Hyperventilation in pulmonary arterial hypertension and CTEPH typically appears as ineffective ventilation [18–21]. Hence, cases of hyperventilation should be examined carefully to avoid being misclassified as having an idiopathic or psychogenic cause. In contrast to patients with psychogenic hyperventilation, patients with ineffective ventilation due to pulmonary vascular obstruction present with elevated alveolar–capillary gradients of oxygen and carbon dioxide [18–21]. This might be helpful to identify those with underlying pulmonary vascular disease (figure 1). In a retrospective study, cardiopulmonary exercise testing (CPET) was able to detect CTEPH despite normal echocardiography . Although prospective evaluation of larger cohorts is still lacking, CPET is a promising complementary diagnostic tool for functional evaluation of patients with pulmonary vascular disease.
The entity of chronic thromboembolic disease (CTED) has been described and is characterised by chronic thromboembolic pulmonary vascular obstruction with normal resting pulmonary artery pressures . Despite normal resting haemodynamics, this cohort of patients does show improvement after PEA . Standard echocardiography will miss this diagnosis, but CPET can provide invaluable assistance in revealing similar findings in patients with CTED and CTEPH [23, 24].
When pulmonary hypertension is confirmed by the abovementioned investigations, it is imperative to exclude CTEPH unless there is sufficient evidence of left heart or pulmonary disease . Imaging not only helps to detect chronic thromboembolism, but can also help with the choice of suitable therapy.
Ventilation/perfusion (V′/Q′) scintigraphy is the imaging methodology of choice for exclusion of CTEPH. A normal V′/Q′ scan effectively excludes CTEPH with a sensitivity of 90–100% and a specificity of 94–100% . The European Society of Cardiology guidelines on the diagnosis and management of acute pulmonary embolism advocate V′/Q′ as the first-line test for diagnosing CTEPH following acute pulmonary embolism . However, in the wider clinical setting there is reduced utilisation of V′/Q′ scintigraphy leading to a diagnostic care gap, as some clinicians deem it to be irrelevant despite the standard recommendations .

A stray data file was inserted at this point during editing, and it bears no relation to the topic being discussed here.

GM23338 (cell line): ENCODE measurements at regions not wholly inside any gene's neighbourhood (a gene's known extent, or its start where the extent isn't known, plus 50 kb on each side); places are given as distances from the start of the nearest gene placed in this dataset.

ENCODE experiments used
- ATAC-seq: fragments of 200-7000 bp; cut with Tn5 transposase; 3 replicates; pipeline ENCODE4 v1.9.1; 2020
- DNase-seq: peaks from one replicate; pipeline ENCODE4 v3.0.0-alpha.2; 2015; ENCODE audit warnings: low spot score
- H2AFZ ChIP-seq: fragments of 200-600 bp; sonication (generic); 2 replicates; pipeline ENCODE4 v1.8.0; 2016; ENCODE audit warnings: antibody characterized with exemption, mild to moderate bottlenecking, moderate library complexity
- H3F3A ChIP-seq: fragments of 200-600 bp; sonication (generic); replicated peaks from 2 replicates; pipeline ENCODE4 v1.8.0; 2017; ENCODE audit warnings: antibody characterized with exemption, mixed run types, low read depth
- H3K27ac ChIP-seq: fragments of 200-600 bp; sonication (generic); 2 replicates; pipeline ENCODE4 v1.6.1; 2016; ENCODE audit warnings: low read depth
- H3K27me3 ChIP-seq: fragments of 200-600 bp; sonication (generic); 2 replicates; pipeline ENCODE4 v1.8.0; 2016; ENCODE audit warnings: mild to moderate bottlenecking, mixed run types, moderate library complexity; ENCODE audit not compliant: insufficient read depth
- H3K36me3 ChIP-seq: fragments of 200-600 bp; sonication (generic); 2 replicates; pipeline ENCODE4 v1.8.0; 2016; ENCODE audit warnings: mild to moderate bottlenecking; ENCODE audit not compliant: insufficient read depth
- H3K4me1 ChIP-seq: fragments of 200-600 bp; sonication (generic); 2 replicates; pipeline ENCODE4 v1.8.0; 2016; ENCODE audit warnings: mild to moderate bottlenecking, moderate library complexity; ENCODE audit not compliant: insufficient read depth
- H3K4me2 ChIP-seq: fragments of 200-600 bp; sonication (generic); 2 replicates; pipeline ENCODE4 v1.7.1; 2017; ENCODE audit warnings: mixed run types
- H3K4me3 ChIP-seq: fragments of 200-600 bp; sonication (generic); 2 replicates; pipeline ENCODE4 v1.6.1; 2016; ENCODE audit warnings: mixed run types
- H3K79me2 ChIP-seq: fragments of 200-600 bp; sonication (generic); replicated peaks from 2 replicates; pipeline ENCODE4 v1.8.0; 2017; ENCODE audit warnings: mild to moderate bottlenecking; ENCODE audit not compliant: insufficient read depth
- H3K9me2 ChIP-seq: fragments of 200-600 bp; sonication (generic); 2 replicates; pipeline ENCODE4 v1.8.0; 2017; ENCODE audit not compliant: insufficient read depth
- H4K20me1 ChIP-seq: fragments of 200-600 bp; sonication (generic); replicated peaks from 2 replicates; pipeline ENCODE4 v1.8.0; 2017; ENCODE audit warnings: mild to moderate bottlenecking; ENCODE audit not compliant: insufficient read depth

It is important to remember that although the typical natural history of acute pulmonary embolism is complete or near complete resolution within 30 days , >50% of patients can have persistent perfusion defects 6 months after the initial event, after which time thrombus resolution reaches a plateau phase . The cardinal finding in pulmonary embolism is that of preserved ventilation and absent perfusion within a lung segment. However, it is well recognised that such a V′/Q′ mismatch can occur in a variety of conditions, including pulmonary artery sarcoma, vasculitis, venoocclusive disease, fibrosing mediastinitis and congenital pulmonary vascular abnormalities (figure 2). Although some centres only perform the perfusion component of the V′/Q′ scan, the ventilation data are often useful in defining the lung borders, aiding the detection of smaller peripheral perfusion defects. Furthermore, ventilation data provide additional information about alternative cardiopulmonary conditions, such as chronic obstructive lung disease, heart failure and pneumonia. Overall, the combination of ventilation and perfusion improves the specificity of the technique .